Social Business: Should Leaders Stand Back or Jump in?
|Subscribe to receive updates when new Debates are released:|
|Receive emails | RSS (What is RSS?)|
Social business may be ready for the enterprise, but are enterprise leaders ready for social business?
Deloitte and MIT Sloan Management Review surveyed more than 3,400 enterprise leaders and managers around the globe to learn whether social networking and software are transforming their businesses. We found that many respondents use social technologies to better understand and connect with their customers. Others use social business tools to push employee interests, ideas and knowledge across the enterprise.
While 52 percent of the survey respondents said social business is at least somewhat important to their enterprises today, many leaders of organizations have not joined the trend. Are they wise to hold back? Or should they get started now?
Explore all sides below by clicking on each button:
|Wait and see.
Many companies have invested a lot of time and money on social technologies without significant results. We’ll wait until a demonstrated business case emerges for our industry.
|Start now, but start smart.
Leaders who hold back now could have a hard time catching up later. Start by thinking through how social business can support the business strategy and focus efforts there.
|It’s a big distraction.
Social business is a big, expensive diversion from time-tested communication channels. We’ve built a strong market presence with traditional customer research and advertising – there’s no reason to jump ship. As for employee communication and collaboration, email works just fine.
|It enhances the business.
Social business can provide deeper insight into what employees and customers say about companies and products, which can complement more traditional channels
|Our plates are full.
Executives don’t have time to participate in collaborative forums. They can’t even keep up with their emails. How do you expect them to find time to read and comment on a social network?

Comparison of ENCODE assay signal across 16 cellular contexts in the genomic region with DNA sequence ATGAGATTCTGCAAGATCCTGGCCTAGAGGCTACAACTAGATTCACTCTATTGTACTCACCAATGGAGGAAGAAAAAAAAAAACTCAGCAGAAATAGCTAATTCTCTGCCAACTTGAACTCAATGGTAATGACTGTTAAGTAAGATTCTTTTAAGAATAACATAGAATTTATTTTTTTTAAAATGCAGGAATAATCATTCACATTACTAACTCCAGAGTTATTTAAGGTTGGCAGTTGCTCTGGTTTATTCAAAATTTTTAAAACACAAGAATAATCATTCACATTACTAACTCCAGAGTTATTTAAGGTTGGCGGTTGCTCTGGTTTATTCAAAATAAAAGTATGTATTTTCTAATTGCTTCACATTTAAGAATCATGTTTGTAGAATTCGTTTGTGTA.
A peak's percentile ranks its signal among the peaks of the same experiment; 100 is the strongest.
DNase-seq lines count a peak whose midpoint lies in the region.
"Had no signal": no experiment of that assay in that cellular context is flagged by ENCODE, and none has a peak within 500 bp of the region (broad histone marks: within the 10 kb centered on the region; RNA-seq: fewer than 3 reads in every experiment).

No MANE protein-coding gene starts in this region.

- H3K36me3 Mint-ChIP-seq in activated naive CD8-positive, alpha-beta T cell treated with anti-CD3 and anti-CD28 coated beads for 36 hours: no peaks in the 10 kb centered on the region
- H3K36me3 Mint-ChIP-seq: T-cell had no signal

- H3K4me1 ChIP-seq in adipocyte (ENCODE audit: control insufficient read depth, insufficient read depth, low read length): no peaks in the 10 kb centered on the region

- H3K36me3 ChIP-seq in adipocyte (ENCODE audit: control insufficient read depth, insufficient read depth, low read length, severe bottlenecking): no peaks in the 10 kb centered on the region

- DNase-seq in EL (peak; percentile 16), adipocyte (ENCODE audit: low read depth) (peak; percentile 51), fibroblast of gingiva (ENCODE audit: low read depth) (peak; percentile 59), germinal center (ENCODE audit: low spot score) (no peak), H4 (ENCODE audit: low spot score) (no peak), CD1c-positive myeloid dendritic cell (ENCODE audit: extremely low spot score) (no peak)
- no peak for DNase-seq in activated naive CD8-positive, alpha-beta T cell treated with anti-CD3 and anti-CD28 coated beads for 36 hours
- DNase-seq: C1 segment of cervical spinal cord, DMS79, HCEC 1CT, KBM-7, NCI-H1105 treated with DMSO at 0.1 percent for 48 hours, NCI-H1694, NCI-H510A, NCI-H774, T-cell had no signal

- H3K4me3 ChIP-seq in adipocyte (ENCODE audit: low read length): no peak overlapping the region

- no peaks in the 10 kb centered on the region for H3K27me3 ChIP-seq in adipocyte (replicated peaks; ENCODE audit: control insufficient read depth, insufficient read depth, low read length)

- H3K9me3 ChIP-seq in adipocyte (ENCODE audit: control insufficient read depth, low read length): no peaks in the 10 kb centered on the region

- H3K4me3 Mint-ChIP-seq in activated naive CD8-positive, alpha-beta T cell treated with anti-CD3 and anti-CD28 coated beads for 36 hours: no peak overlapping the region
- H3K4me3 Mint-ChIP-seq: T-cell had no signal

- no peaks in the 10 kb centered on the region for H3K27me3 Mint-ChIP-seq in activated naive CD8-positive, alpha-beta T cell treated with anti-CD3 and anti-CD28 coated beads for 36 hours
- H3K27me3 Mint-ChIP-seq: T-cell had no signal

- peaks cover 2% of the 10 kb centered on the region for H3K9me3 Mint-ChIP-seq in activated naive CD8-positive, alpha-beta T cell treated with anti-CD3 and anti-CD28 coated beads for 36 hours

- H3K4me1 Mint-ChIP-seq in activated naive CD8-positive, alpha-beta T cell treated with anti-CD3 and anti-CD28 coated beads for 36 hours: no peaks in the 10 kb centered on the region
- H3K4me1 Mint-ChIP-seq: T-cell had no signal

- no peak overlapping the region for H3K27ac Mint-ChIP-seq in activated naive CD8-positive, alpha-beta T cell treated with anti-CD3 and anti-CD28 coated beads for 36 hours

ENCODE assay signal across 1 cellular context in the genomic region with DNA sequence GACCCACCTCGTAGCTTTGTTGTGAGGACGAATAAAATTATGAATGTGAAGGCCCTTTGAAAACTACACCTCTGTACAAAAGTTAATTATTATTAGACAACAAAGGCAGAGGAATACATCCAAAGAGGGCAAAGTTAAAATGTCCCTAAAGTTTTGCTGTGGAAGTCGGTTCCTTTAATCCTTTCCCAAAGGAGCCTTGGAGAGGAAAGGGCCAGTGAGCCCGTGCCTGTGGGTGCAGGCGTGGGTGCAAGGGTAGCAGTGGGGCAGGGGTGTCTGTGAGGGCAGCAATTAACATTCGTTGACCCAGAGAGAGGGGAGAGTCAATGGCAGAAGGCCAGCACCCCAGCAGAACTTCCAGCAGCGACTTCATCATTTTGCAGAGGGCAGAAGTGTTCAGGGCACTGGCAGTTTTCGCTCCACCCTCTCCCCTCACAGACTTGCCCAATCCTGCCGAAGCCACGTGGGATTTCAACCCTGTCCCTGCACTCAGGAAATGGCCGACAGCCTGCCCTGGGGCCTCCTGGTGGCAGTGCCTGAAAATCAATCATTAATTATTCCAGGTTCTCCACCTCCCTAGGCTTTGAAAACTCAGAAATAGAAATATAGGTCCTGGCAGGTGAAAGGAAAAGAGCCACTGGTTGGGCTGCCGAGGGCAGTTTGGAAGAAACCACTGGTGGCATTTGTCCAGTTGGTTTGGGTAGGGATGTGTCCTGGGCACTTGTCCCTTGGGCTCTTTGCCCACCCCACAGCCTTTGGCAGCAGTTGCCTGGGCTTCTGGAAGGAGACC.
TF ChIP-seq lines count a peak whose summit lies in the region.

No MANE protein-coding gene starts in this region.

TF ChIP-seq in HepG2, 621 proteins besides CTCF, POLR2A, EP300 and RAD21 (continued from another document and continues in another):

|Social business can be a leadership tool.
Some business leaders use social business software as a tool to generate innovative ideas from employees, gain feedback and build a more collaborative culture.
|It’s too risky. We’d lose control.
Social business networks don’t have a role in our workplace. The potential threat of viruses and data leakage is just too great. And, in any case, how can you control what employees may say in a public forum?
|It’s risky to not do anything.
Some employees may already be talking about their work in their social networks – and your competitors may be listening. A broad social business plan should incorporate training, data security and controls that allow you to participate in conversations, rather than ignore them.
Doug Palmer, Principal, Deloitte Consulting LLP
Enterprise leaders are just beginning to embrace social business, and the survey indicates that many are enthusiastic about its value – especially in the media and technology industries. While others are cautious, more than 80 percent of survey respondents acknowledge that social business is likely to be at least somewhat important to their organization three years from now. If that’s the case, it’s important that leaders get to work now. Here’s how you can get started:
Align social business to strategy. How can social technologies and networks help you better serve customers, gain a competitive edge and achieve the business strategy? Design social business initiatives that directly support your business goals, but don’t expect an immediate return on investment. You should look to continually pilot new projects, measure results and adapt strategies to build the business case.
Assess where you are today – and where you want to be. Monitor and track what your employees, consumers and influencers say about your organization, brands, customer service and competition. Explore how business analytics can connect social data with enterprise data. This can help your organization move beyond understanding to influencing and anticipating behaviors.
Support effective adoption. Provide clear guidelines and training for employees so they know what they can and cannot say through external social media channels. Executives should also be trained on social technologies to help them more effectively sponsor social initiatives and use social tools to shape the organization’s culture to promote innovation and collaboration.
Prepare to act. Social conversations are likely to reveal brand, product and employee issues. Provide processes and resources for appropriate and quick responses.
For more insights, download the full survey report here.
As used in this document, “Deloitte” means Deloitte LLP and its subsidiaries. Please see www.deloitte.com/us/about for a detailed description of the legal structure of Deloitte LLP and its subsidiaries. Certain services may not be available to attest clients under the rules and regulations of public accounting.